A few years back, I found myself with a few colleagues in a bar in Amsterdam having a conversation around the merits of online consumption of music. We were converging to a common view point as to why anyone would want to pay 99 cents for downloading a single song when you could buy the entire DVD in any retail store complete with jewel box and lyrics for $10-15. Besides, you can always upload songs from CD to the electronic devices; this sounded like the better option to us, a win-win. Proud of our intelligent conclusion over a beer, we were soon up for a rude awakening when the person sitting next to us declared that we are nothing but a bunch of old fellas who don’t know what is going on in the new world.
Taken back by the comment from this complete stranger, we embarked on a journey to prove him wrong, but were immediately humbled by his question: “Have you seen your kids thinking even for a second before sending a text message on their mobile phone?” It’s important to note that this story takes place before there were apps like Facebook and Whatsapp and sending an SMS based text message actually cost something. Then he said with a nonchalant flair, “Why would those kids even think twice before downloading a music track that will cost 99 cents?”
Years later, I replay that message in many spheres of life. Recently, I haven’t even bothered to go to any of the social networking sites over my PC and am almost exclusively using my handheld device to do so. Without us even realizing, our preferences are changing continuously. As these preferences (or delivery channels: on premise, as a service) change, their satisfaction levels change as well.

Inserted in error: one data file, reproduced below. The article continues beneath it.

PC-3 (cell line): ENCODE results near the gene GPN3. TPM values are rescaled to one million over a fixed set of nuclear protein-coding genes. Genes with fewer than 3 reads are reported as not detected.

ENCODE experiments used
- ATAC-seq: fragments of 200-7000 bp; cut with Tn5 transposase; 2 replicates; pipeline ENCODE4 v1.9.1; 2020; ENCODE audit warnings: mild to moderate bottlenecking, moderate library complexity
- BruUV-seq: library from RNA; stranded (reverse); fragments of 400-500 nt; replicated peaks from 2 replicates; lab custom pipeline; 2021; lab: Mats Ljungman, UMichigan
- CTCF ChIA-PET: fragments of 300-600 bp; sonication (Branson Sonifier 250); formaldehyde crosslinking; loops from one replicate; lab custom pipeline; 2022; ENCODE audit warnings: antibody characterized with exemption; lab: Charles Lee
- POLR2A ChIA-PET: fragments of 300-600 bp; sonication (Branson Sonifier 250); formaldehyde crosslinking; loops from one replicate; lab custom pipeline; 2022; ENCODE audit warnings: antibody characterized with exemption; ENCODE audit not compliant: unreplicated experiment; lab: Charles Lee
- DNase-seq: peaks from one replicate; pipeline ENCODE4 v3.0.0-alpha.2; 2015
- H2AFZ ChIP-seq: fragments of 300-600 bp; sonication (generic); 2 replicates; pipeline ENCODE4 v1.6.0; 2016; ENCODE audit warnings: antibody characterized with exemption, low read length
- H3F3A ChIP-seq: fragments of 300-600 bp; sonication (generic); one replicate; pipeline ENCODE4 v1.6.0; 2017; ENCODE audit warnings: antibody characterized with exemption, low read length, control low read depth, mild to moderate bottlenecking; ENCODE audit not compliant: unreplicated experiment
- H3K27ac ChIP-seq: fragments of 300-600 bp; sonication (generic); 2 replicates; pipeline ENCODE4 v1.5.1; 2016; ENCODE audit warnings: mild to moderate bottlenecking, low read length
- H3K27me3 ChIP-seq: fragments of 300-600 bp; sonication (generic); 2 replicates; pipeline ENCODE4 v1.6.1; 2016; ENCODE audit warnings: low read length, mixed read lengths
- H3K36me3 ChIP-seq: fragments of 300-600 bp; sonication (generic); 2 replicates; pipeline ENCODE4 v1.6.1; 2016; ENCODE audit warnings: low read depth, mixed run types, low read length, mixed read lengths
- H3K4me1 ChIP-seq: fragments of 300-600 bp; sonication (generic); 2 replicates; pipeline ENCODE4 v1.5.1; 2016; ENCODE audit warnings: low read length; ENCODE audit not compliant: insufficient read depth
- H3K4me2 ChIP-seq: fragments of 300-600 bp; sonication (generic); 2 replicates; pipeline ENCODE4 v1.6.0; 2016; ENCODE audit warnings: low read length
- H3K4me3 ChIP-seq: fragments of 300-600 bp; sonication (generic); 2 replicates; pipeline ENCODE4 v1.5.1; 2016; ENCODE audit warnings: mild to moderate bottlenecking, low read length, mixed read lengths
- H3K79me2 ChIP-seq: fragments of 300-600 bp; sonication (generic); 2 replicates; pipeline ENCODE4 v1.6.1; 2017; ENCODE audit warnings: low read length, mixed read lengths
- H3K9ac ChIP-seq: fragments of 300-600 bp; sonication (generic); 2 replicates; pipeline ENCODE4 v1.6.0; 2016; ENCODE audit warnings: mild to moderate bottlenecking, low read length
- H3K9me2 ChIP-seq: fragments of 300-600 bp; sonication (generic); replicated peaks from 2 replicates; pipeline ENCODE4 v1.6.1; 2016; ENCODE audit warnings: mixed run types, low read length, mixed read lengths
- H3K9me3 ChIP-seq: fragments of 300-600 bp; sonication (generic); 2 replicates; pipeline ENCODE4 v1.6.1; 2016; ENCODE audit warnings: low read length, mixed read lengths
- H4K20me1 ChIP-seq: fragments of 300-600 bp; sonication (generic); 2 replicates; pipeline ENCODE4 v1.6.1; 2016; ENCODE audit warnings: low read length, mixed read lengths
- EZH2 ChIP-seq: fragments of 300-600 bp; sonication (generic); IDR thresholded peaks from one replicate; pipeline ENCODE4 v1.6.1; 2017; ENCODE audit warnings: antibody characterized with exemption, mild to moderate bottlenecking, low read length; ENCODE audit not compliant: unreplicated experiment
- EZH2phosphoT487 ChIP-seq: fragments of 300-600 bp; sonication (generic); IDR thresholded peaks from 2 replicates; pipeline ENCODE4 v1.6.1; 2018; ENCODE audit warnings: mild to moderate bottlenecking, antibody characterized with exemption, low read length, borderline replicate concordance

If you are responsible for growing your software business, you would like to be able to serve those changing preferences. Supporting a new operating system or device does however pose unique challenges that may require significant investment; the product line manager would need to make careful and upfront decisions after significant due diligence. It is not just about supporting a new software delivery model, pricing model or platform within the product, but rather is about changing the entire back-office infrastructure so that purchase orders can be accepted for new part numbers and that the new product can be provisioned and fulfilled.
Keeping these challenges in mind, a flexible licensing and entitlement management system can help ease a lot of your effort in this context. For example, if you are introducing a new pricing model of “concurrent user pricing” or “annual pricing” for an existing product that is being sold in a “seat based perpetual pricing” model only, doesn’t require any change in the implementation of product. PLM’s would benefit from this opportunity and may start offering these new pricing models. This makes it exciting for the customers to use your product instead of looking for an alternative.
Regardless of the pricing model you choose, the focus needs to be on how your customers want to pay for the product. Would they rather choose individual features at a smaller price, or a bundle of features providing value? If it wouldn’t impact how your product is implemented, having the ability to offer both pricing options would make the most customers happy, and wouldn’t that also lead to a happier you?